In a slight departure from the normal format of Wavell Room articles, here we present four separate short thought pieces that all have a common thread: is the way the Royal Navy trains – be it tactics, doctrine, or the practicalities of hunting C21st submarines – still fit for purpose? In an age where those of us in the Royal Navy and our sister Services are being encouraged to engage in ‘courageous challenge’ of our processes, doctrine and even occasionally our superiors, the following articles are intended to spark and stimulate debate on that most crucial attribute: how to fight and win.
- Royal Navy Surface Warfare Training Is Too Defensive
- We Don’t Talk (Tactics) Any More
- Is Royal Navy Anti Submarine Warfare Training Out Of Date?
- Our Doctrine Needs To Be Shorter
1. Royal Navy surface warfare training is too defensive
We train our ships to fight defensively, which is good for sub-team training, but sets us up to lose the next war by inculcating defensive tactical instincts.
We’ve all seen it: whether doing a Weekly War South of Plymouth or practising in the simulators of Maritime Composite Training System the Royal Navy’s ships are sat in the middle of a bowl with the enemy launching attacks against them from all directions. This has many advantages in delivering useful sub-team training. If the exercise planners know where the ships are due to be it is much easier to plan the attacks they must face and so efficiently exercise standard operating procedures and tease out first-day-of-the-war Rules of Engagement issues. Our training in this is excellent.
The problem is that this training comes at the expense of teaching us the wrong tactical lessons, for how we practice in peacetime helps to determine what we do under stress in war and in naval warfare acting defensively is to invite defeat. Warships and aircraft are eggshells armed with hammers. Some of the enemy attacks will get through, and modern weapons are destructive enough that a single hit can disable a ship, aircraft or submarine. In naval combat today the side which fires effectively first will win.1 To achieve this we need to think and act aggressively, appearing unexpectedly and striking when the enemy is unprepared. Sitting in the middle waiting to be attacked guarantees defeat.
The solution is not easy to find, for the sub-team training best enabled by defensive exercises is necessary for getting the fundamentals right, and we have little enough time to train anyway. Leaving aggressive tactics to Joint Warrior exercises is insufficient, for most of the serials there are equally scripted, and anyway ships go there for only a few weeks each year, if at all. Perhaps we should use the weekly war format when it will best support sub team training, such as when we are at Operational Sea Training in the Channel, and formats encouraging more aggression when the whole team is not present, for example when in the simulators or on Principal Warfare Officer course. Readers will have better ideas.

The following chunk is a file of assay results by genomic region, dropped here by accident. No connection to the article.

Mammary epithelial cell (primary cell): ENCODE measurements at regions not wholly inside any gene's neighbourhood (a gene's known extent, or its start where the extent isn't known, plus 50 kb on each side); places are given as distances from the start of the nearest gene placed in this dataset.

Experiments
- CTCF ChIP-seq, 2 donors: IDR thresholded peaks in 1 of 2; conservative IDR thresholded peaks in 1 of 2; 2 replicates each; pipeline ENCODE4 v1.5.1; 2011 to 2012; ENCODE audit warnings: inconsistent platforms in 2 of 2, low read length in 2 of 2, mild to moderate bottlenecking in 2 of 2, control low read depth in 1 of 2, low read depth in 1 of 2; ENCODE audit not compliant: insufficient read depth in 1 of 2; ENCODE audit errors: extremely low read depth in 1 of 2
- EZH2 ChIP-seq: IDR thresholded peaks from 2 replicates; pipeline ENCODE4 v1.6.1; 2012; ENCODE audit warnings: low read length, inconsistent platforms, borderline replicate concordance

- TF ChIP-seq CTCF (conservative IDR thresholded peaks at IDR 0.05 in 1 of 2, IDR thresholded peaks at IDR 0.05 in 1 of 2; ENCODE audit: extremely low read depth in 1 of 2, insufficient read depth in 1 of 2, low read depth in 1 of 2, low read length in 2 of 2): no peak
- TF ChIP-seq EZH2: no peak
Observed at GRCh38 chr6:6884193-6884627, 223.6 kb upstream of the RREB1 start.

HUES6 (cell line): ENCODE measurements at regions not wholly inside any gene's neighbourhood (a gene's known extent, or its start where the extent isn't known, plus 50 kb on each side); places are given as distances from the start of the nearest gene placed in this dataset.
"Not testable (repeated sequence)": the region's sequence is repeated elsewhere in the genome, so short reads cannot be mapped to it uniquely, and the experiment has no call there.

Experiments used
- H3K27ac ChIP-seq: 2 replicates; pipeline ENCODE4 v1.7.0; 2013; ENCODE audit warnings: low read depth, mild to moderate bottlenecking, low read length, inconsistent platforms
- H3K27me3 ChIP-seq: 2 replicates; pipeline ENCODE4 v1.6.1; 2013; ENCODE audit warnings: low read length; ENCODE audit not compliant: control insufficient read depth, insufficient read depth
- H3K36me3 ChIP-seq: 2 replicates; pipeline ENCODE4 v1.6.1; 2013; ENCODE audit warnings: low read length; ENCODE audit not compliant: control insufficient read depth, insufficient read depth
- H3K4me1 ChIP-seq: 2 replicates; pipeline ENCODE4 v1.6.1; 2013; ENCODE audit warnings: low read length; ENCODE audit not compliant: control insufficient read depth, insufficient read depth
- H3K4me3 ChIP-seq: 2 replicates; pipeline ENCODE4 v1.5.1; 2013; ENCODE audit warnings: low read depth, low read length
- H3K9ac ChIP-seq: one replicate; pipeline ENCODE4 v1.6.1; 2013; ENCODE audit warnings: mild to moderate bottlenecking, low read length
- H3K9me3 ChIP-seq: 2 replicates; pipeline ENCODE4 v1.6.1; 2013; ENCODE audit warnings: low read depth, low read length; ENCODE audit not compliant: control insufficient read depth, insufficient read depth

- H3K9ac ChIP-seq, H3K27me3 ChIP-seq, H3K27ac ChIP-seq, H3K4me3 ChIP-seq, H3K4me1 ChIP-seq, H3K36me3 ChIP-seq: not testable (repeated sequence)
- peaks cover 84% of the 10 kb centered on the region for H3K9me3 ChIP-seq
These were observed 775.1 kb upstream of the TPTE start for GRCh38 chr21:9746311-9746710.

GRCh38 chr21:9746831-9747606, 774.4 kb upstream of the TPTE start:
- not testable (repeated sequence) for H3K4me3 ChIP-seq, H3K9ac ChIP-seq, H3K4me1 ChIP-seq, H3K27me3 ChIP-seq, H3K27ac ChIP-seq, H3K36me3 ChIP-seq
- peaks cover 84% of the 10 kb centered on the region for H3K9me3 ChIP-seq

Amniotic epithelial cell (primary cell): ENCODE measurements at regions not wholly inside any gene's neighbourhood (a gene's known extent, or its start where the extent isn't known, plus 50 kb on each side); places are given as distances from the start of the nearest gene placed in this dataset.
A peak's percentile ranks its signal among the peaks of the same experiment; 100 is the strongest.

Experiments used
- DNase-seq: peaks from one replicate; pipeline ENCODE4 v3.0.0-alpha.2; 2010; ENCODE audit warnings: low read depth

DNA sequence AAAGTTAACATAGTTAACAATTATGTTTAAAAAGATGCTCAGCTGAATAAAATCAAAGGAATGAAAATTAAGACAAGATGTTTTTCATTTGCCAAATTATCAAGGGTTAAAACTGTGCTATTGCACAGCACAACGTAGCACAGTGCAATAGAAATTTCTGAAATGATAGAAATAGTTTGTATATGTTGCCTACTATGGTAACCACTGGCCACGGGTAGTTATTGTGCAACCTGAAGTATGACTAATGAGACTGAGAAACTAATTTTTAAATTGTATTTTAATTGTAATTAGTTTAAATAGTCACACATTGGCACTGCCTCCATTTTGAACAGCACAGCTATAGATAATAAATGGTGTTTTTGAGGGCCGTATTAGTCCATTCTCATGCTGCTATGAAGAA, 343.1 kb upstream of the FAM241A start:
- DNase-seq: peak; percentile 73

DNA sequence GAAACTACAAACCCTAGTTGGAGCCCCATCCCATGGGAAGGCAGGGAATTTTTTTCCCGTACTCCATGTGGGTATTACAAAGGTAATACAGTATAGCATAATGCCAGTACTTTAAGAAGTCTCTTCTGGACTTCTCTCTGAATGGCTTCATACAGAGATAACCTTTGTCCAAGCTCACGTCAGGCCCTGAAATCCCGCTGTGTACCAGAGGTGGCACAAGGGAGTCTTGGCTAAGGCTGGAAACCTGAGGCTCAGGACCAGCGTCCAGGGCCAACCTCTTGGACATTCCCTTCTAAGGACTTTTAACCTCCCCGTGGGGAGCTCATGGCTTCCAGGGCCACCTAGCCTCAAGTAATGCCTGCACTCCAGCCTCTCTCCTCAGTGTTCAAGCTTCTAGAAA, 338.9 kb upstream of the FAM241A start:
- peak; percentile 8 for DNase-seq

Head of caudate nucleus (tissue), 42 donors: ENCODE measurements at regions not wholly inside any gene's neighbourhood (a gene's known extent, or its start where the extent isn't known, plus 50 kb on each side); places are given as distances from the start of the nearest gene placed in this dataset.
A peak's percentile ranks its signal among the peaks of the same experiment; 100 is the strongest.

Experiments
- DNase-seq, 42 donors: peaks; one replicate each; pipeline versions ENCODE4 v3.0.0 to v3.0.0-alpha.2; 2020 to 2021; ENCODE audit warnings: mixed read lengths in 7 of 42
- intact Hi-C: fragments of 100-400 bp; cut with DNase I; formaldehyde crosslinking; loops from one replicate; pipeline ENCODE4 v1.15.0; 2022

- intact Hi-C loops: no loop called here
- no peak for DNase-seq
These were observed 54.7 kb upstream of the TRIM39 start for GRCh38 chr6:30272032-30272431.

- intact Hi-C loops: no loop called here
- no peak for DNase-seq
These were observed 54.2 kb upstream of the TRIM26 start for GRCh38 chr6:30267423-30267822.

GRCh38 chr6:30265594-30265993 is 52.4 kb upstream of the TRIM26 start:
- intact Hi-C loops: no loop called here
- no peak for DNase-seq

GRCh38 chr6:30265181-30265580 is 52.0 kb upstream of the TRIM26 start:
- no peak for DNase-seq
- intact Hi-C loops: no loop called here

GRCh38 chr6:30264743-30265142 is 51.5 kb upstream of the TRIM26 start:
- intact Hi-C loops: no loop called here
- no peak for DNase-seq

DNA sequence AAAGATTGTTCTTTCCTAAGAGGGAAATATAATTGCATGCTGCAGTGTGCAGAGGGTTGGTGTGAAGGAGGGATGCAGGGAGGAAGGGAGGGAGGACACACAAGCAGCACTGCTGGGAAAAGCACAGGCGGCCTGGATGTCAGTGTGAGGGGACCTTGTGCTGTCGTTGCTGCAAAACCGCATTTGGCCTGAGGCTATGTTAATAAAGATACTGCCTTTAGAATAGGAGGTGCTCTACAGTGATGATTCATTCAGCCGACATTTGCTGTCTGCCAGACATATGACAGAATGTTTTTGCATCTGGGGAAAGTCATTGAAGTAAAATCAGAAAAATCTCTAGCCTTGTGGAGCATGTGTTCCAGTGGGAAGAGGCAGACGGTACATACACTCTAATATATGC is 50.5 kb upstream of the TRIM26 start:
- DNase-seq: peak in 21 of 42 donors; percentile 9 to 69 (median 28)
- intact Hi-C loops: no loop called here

But whatever the precise solution is we must
understand that after decades of inculcating a defensive mindset we have some
ground to make up. Following lost
opportunities in the First World War the RN spent the next twenty years
inculcating aggression in its commanders such as by rewarding those who showed
boldness in tactical games, even if it involved major risk-taking. This paid handsome dividends in the Second
World War. Do we need to repeat this effort?
2. We don’t talk (tactics) any more
It is strange how little we talk about tactics today given that they enable the use of force to win battles, supposedly the Royal Navy’s prime aim, either directly or through the influence that such an ability enables.
This isn’t to say that we never talk tactics, Clausewitz’ ‘use of armed forces in a battle’. There are some who do, far more cogently than I can. But the frequency of discussion in the wardrooms of the fleet, the pages of the Naval Review and elsewhere is much less than in the past. There are several reasons. First, to know tactics one must know technology,2 but modern weapon and sensor details are highly classified. Next the modern battlefield with long weapon and sensor ranges, interlocked with events on land and the electromagnetic spectrum is hard to comprehend or scribble down on a single piece of paper, as our predecessors could when discussing tactics. Thirdly our routine exercises off Plymouth are closely scripted so that the threat presentations for sub-team training can be made to work, at the cost of preventing people from trying out new ideas. This is not to criticise the Weekly Wars, which are necessary and generally well delivered. It’s just that they are not on their own sufficient. Fourthly, and perhaps most importantly, we have (or think we have) many other things to do, from the minutiae of a peacetime navy to operations which focus more on constabulary operations, defence engagement or counter insurgency than high end naval combat.